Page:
There seems to be some confusion between digital signatures and electronic signatures. Although the two terms sound rather similar, there is a distinct difference between digital and electronic signatures. Let’s review the details.

A digital signature is a technical term based on a cryptographic process that is used to authenticate a sequence of data. As we discussed earlier, digital signatures are based on public key cryptography (PKC).

An electronic signature, also known as an e-signature, is a legal term that is defined by lawmakers through the legislative process. In fact, the United States Congress officially defined an electronic signature as, “An electronic sound, symbol or process, attached to or logically associated with a contract or other record and executed or adopted by a person with the intent to sign the record.”

The main takeaway from this rather definition is that a digital signature can also be an electronic signature. But an electronic signature is often not a digital signature. A digital signature can provide cryptographic proof that a document was signed. However, an electronic signature cannot provide the same guarantee. This explains why not all electronic signatures can be digital signatures.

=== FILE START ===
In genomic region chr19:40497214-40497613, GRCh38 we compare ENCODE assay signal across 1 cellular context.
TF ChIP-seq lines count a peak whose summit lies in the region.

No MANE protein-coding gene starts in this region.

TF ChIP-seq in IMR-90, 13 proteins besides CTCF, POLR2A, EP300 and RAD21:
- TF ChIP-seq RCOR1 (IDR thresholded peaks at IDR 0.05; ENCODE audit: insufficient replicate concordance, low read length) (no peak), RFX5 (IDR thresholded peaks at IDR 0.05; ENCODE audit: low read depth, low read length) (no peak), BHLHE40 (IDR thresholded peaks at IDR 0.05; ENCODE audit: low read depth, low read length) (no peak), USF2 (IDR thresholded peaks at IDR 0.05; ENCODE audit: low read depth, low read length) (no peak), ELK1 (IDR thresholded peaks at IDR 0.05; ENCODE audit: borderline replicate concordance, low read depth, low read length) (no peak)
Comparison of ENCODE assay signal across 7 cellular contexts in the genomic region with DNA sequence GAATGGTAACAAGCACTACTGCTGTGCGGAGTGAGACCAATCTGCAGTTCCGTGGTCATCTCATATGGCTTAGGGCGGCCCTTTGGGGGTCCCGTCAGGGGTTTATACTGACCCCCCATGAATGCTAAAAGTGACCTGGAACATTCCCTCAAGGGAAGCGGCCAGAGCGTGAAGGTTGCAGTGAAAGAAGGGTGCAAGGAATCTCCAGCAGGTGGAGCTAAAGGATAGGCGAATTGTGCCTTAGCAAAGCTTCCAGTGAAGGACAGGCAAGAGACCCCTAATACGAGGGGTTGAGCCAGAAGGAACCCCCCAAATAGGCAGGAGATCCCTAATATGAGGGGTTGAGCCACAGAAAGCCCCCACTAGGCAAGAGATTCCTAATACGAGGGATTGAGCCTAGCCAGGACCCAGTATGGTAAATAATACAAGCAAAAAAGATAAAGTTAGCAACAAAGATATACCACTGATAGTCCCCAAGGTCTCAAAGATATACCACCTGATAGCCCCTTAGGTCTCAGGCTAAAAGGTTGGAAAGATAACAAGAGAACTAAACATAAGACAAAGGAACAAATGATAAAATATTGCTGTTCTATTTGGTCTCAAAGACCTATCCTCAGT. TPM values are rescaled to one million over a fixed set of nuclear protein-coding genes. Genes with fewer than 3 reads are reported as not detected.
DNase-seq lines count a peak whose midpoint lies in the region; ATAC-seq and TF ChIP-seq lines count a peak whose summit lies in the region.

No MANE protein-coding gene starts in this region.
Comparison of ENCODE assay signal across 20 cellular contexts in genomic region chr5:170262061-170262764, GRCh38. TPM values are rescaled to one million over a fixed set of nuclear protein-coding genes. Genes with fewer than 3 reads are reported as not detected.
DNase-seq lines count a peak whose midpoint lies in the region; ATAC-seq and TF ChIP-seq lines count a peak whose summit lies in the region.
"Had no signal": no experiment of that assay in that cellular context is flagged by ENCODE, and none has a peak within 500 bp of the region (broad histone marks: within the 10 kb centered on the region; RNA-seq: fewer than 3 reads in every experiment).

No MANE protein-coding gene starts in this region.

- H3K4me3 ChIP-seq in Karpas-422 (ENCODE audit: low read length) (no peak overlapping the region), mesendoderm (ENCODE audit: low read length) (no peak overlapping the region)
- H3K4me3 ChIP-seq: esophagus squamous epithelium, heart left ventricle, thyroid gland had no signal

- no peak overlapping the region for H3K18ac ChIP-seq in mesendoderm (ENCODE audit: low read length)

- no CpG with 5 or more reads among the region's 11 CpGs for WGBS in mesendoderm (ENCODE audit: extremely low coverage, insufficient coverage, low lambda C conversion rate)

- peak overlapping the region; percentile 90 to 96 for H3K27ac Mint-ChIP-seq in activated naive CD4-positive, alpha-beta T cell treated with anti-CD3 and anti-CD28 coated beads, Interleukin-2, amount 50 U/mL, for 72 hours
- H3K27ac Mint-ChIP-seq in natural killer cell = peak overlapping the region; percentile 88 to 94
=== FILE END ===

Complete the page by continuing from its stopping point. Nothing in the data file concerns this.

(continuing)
Summary

Digital signatures are used to sign and authorize cryptocurrency transactions. In terms of Bitcoin, digital signatures are particularly important because they protect the BTC owner by allowing only the holder of the private keys to access the crypto.

A digital signature is another example of how technology has completely changed the way consumers interact with businesses and with other consumers. A few decades ago, the idea of using an electronic device to replace a hand-written signature would have been unthinkable. Advances in technology continue to move forward, despite our occasional reluctance to embrace new technology. We can only imagine where technology will take us a few decades from now.

Brief Summary of Digital Signature

  • A digital signature uses cryptography to validate the authenticity and integrity of digital data.
  • Signatures are based on public-key cryptography (PKC).
  • PKC is used to generate two keys that are mathematically linked – the public key and the private key.
  • The keys are used for data encryption and digital signatures.
  • Digital signature technology is only effective if the integrity of the private key is maintained.
  • There are 3 classes of digital signature certificates.
  • Class 1 certificates are used in environments with a low risk of data compromise.
  • Class 2 certificates are used for e-filing tax documents, insurance, and banking documents.
  • Class 3 certificates require a certifying authority to verify physical identity before signing.
  • A digital signature can also be an electronic signature.
  • An electronic signature is not necessarily a digital signature.
  • Concerning blockchain, digital signatures are used to authorize crypto transactions.